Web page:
Quick disclaimer – no leftists that frequent this blog have actually asked questions about Ukraine. The most prominent of them already know the answer to every question of foreign affairs – the US is in the wrong. But there are legitimate questions to be asked about the situation from a progressive or leftist point of view. They are questions I asked, and did my best to find the answers to.
Aren’t the protestors in Ukraine Nazis or neo-Nazis? It seems quite likely that some of them adhere to radical right-wing ideologies. It’s also clear that the deaths of protestors during the Euromaiden protests have greatly strengthened the hand of the most radical elements. However, even groups like Pravy Sektor or Svoboda, I would hesitate to describe as ‘neo-nazis’, if only because I know some very rational, cosmopolitan Ukrainians who believe that these parties are their best chance to gain national sovereignty. In the several months of peaceful protests before the first protestor deaths, a great many parties from across the political spectrum took part. No radical right wing party currently hold a majority of seats in the Ukrainian parliament or the cabinet. If history is any guide, violent actions by Russia, or financial collapse as the US and EU dither about replacing Russian loans, will strengthen these parties; effective economic development will weaken them.
But the new government will certainly lead to the expansion of neo-liberalism, which is bad, right? This is also a common criticism – that somehow integrating Ukraine in the EU will bring about powerful pressure for ‘neo-liberalism’, which is poorly defined but generally associated with privatization and the creation or tolerance of extreme wealth inequality. Interestingly, this line of argument is also used by Svoboda, one of those nasty right wing parties, to encourage Ukrainian nationalism. Fortunately, both Svoboda and the US left wing are wrong on this point. If by neo-liberalism we mean the weakening of the welfare state and expansion of inequality, then neo-liberalism cannot be reasonably associated with the EU, as four of the five most egalitarian nations in the world are members of the EU, and every EU state has a lower level of inequality than Russia.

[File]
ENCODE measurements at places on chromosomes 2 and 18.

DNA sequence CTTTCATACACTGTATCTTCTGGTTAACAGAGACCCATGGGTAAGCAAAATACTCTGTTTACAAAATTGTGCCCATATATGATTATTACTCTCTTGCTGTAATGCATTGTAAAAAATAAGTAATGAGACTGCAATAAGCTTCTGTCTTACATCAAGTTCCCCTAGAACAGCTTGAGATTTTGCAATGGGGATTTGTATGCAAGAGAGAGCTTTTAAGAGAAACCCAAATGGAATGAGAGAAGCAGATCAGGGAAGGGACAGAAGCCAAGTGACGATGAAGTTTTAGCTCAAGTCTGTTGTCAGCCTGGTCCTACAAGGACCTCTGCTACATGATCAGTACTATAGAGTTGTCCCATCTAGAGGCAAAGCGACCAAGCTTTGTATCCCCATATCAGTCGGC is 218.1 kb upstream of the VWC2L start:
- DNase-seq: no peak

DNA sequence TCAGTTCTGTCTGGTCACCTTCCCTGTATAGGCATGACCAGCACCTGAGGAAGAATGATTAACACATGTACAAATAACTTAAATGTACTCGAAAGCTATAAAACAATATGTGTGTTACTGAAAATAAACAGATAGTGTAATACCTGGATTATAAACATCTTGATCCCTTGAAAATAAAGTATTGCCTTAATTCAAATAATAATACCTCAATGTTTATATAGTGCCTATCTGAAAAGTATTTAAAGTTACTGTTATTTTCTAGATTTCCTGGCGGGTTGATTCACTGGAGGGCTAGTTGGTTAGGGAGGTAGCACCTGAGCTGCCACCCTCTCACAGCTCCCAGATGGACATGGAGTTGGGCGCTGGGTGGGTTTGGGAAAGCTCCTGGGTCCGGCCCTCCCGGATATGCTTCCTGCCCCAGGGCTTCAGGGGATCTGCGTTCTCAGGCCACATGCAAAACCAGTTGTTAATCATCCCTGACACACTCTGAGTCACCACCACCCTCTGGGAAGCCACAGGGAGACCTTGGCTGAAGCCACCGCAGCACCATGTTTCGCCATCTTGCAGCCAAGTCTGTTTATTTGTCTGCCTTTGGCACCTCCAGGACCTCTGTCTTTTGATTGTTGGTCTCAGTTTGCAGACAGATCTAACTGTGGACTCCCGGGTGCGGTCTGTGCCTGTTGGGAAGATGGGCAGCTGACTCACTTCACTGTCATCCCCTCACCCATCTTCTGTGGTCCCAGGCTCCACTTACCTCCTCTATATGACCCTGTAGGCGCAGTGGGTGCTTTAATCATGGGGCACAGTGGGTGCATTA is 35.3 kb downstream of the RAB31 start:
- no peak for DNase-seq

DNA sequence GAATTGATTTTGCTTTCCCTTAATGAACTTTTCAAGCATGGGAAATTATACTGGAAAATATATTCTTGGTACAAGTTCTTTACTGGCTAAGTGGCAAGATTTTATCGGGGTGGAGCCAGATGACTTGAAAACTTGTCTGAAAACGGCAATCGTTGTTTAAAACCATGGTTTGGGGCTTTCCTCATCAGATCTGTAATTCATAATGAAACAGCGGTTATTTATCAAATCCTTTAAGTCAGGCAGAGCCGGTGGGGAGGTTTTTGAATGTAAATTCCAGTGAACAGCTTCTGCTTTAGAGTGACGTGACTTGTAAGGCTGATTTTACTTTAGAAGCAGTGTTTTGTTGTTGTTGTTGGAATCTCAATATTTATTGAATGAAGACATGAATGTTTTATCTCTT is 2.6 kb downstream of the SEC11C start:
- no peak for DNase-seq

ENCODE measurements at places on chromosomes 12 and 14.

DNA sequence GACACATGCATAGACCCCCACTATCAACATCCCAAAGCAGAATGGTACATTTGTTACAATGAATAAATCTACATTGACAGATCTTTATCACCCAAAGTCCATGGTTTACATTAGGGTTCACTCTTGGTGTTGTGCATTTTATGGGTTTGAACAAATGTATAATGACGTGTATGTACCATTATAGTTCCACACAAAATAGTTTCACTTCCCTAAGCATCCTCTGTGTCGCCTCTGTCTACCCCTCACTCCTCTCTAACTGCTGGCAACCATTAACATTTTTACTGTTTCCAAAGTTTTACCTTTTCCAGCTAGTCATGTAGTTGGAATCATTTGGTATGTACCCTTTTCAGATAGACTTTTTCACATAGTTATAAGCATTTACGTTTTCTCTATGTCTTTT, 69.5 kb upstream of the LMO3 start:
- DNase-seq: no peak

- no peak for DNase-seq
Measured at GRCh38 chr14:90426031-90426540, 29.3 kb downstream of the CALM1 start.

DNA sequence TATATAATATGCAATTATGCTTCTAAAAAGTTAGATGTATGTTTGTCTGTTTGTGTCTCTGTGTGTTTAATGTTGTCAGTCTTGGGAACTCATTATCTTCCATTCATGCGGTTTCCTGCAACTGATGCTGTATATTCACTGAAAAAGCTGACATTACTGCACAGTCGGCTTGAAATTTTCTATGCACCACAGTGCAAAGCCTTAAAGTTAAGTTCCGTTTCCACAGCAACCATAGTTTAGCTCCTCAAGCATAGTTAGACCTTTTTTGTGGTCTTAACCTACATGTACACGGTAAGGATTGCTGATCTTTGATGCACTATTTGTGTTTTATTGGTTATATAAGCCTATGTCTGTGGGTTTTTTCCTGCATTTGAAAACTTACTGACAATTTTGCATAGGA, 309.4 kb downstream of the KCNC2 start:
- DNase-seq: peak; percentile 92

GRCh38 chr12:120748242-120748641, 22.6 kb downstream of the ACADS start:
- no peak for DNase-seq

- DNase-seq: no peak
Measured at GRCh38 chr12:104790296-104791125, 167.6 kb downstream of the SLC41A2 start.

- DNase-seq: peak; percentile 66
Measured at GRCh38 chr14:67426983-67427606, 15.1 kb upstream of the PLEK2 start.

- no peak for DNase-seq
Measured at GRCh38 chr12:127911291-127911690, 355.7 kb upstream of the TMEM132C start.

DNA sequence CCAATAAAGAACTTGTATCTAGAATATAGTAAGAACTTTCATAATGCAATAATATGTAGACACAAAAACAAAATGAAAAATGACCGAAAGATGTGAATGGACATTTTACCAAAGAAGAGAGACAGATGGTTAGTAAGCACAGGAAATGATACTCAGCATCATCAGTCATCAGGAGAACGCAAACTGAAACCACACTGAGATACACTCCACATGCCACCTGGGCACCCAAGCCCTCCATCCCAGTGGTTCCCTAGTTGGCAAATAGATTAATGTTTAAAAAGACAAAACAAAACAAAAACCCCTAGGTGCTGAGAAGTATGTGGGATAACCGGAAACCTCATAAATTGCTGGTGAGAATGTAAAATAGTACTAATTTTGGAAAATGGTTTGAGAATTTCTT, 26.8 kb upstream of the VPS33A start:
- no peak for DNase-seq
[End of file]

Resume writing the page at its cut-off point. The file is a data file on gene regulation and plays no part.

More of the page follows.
Doesn’t the Greek experience show the dangers of joining the EU, though? Greece is indeed in a bad situation. They made a major mistake in lying about their finances in order to get accepted in the Eurozone, a group not synonymous with the EU. However, if one observes the entire arc of the Greek economy from 1981, when they joined the European Economic community, to now, the trend is upward, well in excess of of their neighbors. GDP per capita PPP has more than doubled in that time – and that’s including the recent drop post crisis. but austerity is really bad, and isn’t that enforced by the EU? No country likes austerity, and the EU has subjected Greece to more than is prudent. UPDATE: and continues to do so to an absurd degree. But Greek government spending for several years still depended for some time on a deficit as they adjusted to the new budget. If Greece were any country outside of the EU, with their current debt/GDP ratio and credit rating, they would have had little choice but to default on their debt, which would have lead to even more drastic austerity. The fact that they choose to remain, even now that they are running a primary surplus, shows the appeal of being attached to the Euro banking system, even for politicians that could not be remotely described as neo-liberal.